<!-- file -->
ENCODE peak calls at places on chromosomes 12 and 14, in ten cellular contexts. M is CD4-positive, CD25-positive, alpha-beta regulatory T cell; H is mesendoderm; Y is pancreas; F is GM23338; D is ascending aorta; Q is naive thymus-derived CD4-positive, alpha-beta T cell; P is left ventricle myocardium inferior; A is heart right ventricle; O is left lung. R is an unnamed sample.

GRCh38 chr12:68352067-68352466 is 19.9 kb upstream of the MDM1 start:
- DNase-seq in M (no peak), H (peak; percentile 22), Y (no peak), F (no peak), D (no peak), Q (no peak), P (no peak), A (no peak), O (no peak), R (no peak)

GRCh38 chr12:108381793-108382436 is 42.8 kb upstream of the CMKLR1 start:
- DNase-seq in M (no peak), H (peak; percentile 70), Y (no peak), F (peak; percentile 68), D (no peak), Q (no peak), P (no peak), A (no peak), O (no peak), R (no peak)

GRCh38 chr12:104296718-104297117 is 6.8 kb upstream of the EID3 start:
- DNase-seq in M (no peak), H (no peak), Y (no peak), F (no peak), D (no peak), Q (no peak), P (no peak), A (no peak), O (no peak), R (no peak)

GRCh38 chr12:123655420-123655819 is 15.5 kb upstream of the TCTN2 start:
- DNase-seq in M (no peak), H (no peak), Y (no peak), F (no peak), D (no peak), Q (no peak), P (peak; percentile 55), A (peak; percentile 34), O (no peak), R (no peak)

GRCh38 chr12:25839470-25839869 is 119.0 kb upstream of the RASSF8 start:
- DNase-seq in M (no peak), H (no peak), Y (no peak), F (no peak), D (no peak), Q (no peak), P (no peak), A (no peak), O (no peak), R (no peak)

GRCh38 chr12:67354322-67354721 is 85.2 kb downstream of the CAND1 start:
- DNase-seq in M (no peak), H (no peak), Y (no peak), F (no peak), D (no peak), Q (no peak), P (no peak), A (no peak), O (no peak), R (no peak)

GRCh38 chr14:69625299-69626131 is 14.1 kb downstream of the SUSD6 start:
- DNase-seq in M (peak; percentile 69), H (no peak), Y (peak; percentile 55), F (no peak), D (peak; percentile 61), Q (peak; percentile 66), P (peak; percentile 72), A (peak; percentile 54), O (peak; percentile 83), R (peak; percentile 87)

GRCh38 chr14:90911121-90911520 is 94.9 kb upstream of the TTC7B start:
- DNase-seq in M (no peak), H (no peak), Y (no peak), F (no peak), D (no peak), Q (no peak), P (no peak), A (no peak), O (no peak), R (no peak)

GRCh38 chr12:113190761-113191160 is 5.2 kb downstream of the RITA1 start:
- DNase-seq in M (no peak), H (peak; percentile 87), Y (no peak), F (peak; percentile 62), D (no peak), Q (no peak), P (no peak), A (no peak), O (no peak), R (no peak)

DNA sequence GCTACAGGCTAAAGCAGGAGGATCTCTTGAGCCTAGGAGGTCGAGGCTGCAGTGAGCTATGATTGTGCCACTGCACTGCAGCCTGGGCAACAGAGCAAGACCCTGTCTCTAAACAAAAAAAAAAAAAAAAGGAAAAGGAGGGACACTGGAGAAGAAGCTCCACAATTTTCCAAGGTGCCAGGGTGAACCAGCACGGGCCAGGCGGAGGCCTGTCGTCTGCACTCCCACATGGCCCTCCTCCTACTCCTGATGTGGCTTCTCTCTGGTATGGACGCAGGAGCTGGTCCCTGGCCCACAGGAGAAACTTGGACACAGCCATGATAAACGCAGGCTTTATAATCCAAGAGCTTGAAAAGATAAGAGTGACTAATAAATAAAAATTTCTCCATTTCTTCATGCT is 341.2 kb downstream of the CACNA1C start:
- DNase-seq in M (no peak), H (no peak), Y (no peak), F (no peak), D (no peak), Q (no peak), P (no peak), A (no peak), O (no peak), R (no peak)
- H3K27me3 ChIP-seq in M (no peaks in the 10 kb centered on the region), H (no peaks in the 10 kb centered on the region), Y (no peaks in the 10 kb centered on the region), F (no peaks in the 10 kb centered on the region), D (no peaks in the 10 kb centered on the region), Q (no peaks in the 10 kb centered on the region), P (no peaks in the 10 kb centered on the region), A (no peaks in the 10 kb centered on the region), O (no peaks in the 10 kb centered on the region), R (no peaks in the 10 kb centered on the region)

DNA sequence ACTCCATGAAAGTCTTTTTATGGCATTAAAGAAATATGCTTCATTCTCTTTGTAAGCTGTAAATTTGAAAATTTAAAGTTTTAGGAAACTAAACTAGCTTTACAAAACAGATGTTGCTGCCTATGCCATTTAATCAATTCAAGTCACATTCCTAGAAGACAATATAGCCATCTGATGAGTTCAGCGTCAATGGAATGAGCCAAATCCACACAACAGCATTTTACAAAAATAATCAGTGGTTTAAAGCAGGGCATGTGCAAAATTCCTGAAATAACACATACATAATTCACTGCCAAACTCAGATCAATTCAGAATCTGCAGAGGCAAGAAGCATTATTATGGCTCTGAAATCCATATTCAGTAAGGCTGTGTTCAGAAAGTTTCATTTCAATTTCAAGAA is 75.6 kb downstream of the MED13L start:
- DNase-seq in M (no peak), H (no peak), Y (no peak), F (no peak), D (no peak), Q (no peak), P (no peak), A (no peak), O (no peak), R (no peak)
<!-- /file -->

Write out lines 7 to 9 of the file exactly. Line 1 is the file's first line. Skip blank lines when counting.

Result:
- DNase-seq in M (no peak), H (no peak), Y (no peak), F (no peak), D (no peak), Q (no peak), P (no peak), A (no peak), O (no peak), R (no peak)

GRCh38 chr12:123655420-123655819 is 15.5 kb upstream of the TCTN2 start:
- DNase-seq in M (no peak), H (no peak), Y (no peak), F (no peak), D (no peak), Q (no peak), P (peak; percentile 55), A (peak; percentile 34), O (no peak), R (no peak)